Rules and Regulations Implemented under the Clean Water Act Section 404 Regulations - Section 404 of the Clean Water Act establishes a program to regulate the discharge of dredged or fill material into waters of the United States, including wetlands. EPA and the U.S. Army Corps of Engineers have promulgated a number of regulations to implement the permitting program. Sewage Sludge (Bio solids) Rule (Section 405) - The Standards for the Use or Disposal of Sewage Sludge rule (40 CFR Part 503) establishes requirements for the final use or disposal of sewage sludge (i.e., bio solids) when bio solids are: applied to land to condition the soil or fertilize crops or other vegetation grown in the soil; placed on a surface disposal site for final disposal; or fired in a bio solids incinerator. The Agency is required to conduct a review of the 503 standards at least every two years.
Rules and Regulations Implemented under the Clean Water Act Total Maximum Daily Load (TMDL) and Impaired Waters Rules (Section 303(d)) - As authorized by Section 303(d) of the Clean Water Act, states, territories, and authorized tribes are required to develop lists of impaired waters. These are waters that are too polluted or otherwise degraded to meet the water quality standards set by states, territories, or authorized tribes. The law requires that these jurisdictions establish priority rankings for waters on the lists and develop TMDLs for these waters. A Total Maximum Daily Load, or TMDL, is a calculation of the maximum amount of a pollutant that a water body can receive and still safely meet water quality standards.
Rules and Regulations Implemented under the Clean Water Act Water Quality Standards define the goals for a water body by designating its uses, setting criteria to measure attainment of those uses, and establishing policies to protect water quality from pollutants. o Section 101(a) - Declaration of Goals and PolicyDeclaration of Goals and Policy o Section 303 - Water Quality Standards and Implementation PlansWater Quality Standards and Implementation Plans Water Quality Standards Regulation: CFR Title 40 Part 131 Water Quality Guidance for the Great Lakes System: CFR Title 40 Part 132 Section - Permits and Licenses - Certification Water Quality Guidance for the Great Lakes System: CFR Title 40 Part 132 Section o Section 510 - State Authority Section 510 o Water Quality Standards Regulations and Determinations Water Quality Standards Regulations and Determinations
Clean Water Act Myths vs. Facts MythsFacts 1.The rule would regulate all ditches, even those that only flow after rainfall. 2.A permit is needed for walking cows across a wet field or stream. 3.Ponds on the farm will be regulated. 1.The proposed rule actually reduces regulation of ditches because for the first time it would exclude ditches that are constructed through dry lands and don’t have water year-round. 2.No. Normal farming and ranching activities don’t need permits under the Clean Water Act, including moving cattle. 3.The proposed rule does not change the exemption for farm ponds that has been in place for decades. It would for the first time specifically exclude stock watering and irrigation ponds constructed in dry lands.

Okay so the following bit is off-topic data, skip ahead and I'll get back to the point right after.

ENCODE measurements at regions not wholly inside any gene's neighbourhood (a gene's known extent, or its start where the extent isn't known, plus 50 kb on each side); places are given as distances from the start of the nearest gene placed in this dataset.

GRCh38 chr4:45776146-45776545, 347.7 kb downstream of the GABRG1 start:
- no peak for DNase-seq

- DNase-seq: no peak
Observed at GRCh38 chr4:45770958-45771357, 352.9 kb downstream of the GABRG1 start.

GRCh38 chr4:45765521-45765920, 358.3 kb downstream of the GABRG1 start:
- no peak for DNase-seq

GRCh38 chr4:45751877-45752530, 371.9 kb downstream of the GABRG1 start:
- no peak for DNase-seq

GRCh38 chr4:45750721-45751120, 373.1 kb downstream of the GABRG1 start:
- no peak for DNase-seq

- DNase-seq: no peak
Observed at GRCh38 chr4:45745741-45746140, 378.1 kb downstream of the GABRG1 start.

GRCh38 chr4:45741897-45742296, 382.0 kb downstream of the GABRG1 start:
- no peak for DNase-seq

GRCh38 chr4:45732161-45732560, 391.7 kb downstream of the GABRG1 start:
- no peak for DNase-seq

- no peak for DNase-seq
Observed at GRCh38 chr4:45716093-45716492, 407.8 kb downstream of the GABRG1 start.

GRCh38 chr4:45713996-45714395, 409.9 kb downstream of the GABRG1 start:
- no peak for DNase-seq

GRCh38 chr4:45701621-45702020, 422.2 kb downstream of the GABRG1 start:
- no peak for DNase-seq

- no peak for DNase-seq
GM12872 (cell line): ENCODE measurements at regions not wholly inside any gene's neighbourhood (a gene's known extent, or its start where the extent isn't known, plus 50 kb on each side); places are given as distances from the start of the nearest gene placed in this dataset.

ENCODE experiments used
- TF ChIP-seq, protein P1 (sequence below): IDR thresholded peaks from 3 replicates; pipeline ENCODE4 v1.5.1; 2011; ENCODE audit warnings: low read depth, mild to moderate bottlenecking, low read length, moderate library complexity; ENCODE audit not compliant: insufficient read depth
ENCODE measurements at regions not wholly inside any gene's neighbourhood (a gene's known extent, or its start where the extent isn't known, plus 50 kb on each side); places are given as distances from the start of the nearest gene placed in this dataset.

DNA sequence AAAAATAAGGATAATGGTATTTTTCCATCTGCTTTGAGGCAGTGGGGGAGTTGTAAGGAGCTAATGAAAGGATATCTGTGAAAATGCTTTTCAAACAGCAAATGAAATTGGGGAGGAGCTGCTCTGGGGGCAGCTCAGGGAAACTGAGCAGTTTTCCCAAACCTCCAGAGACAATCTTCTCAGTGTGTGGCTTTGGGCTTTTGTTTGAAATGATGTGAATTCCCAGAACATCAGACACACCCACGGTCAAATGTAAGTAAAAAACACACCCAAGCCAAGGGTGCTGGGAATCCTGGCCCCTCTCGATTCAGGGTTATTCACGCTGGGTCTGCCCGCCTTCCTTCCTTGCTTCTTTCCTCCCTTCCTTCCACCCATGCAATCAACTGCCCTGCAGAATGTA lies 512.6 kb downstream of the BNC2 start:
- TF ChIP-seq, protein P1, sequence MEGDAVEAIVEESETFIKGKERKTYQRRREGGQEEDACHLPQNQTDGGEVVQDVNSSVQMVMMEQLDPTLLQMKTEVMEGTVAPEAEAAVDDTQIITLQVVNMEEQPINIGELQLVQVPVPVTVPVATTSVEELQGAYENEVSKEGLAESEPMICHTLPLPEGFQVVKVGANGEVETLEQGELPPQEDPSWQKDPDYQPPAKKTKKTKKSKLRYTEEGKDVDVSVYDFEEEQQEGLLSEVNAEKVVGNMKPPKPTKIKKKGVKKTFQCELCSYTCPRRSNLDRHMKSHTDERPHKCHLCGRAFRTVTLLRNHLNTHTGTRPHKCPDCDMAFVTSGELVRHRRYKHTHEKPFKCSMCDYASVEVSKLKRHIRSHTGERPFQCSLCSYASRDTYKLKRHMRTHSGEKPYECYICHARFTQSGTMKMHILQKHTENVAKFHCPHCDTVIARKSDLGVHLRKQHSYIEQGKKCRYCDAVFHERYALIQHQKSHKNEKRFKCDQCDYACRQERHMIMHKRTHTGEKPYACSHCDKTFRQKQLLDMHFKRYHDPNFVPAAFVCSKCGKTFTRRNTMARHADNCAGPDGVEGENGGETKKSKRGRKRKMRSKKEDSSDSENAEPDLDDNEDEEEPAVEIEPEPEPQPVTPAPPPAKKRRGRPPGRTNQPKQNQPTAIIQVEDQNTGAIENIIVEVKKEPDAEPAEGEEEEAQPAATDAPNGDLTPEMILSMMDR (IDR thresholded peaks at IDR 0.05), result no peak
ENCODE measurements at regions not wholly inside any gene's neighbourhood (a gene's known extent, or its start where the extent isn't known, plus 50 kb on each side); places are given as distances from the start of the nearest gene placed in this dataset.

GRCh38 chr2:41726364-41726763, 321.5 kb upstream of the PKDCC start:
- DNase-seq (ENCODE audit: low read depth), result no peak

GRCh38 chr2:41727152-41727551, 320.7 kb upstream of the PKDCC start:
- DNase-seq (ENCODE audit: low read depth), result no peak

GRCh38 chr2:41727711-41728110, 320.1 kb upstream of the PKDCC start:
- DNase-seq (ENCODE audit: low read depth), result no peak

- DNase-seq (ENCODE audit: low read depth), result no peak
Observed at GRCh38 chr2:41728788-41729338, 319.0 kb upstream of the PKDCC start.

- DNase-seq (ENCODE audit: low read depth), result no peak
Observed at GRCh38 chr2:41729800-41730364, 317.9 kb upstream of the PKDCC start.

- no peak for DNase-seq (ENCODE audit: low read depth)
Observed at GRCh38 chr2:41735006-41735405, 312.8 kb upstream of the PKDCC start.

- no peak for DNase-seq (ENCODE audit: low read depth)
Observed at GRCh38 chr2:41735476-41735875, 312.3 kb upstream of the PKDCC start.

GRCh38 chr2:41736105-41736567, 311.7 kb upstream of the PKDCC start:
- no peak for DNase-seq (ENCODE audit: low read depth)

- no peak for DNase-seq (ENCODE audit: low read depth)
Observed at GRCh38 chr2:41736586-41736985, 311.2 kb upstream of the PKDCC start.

Clean Water Act Myths vs. Facts (Continued) MythsFacts 4.Groundwater is regulated by the Clean Water Act. 5.The federal government is going to regulate puddles and water on driveways and playgrounds. 6.EPA is gaining power over farms and ranches. 7.Only the 56 conservation practices are now exempt from the Clean Water Act. 8.The proposed rule will apply to wet areas or erosional features on fields. 9.This is the largest land grab in history. 4.The proposed rule specifically excludes groundwater. 5.Not remotely true. Such water is never jurisdictional. 6.No. All historical exclusions and exemptions for agriculture are reserved. 7.No. The proposal did not remove the normal farming exemption. It adds 56 beneficial conservation practices to the exemption, which is self-implementing. 8.Water-filled areas on crop fields are not jurisdictional and the proposal specifically excludes erosional features. 9.The Clean Water Act only regulates the pollution and destruction of U.S. waters. The proposed rule would not regulate land or land use.
Clean Water Act Myths vs. Facts (Continued) MythsFacts 10.EPA and the Army Corps are going around Congress and the Supreme Court. 11.The proposal will now require permits for all activities in floodplains. 12.This proposed rule will harm the economy. 13.The costs of this proposal are too burdensome. 10.EPA and the Army Corps are responding to calls from Congress and the Supreme Court to clarify regulations. Chief Justice Roberts said that a rulemaking would provide clarification of jurisdiction. 11.The Clean Water Act does not regulate land, and the agencies are not asserting jurisdiction over land in floodplains. 12.Protecting water is vital to the health of the economy. Streams and wetlands are economic drivers because of their role in fishing, hunting, agriculture, recreation, energy, and manufacturing. 13.The potential economic benefits of the proposed rule are estimated to be about double the potential costs – $390 to $510 million in benefits versus $160 to $278 million in costs.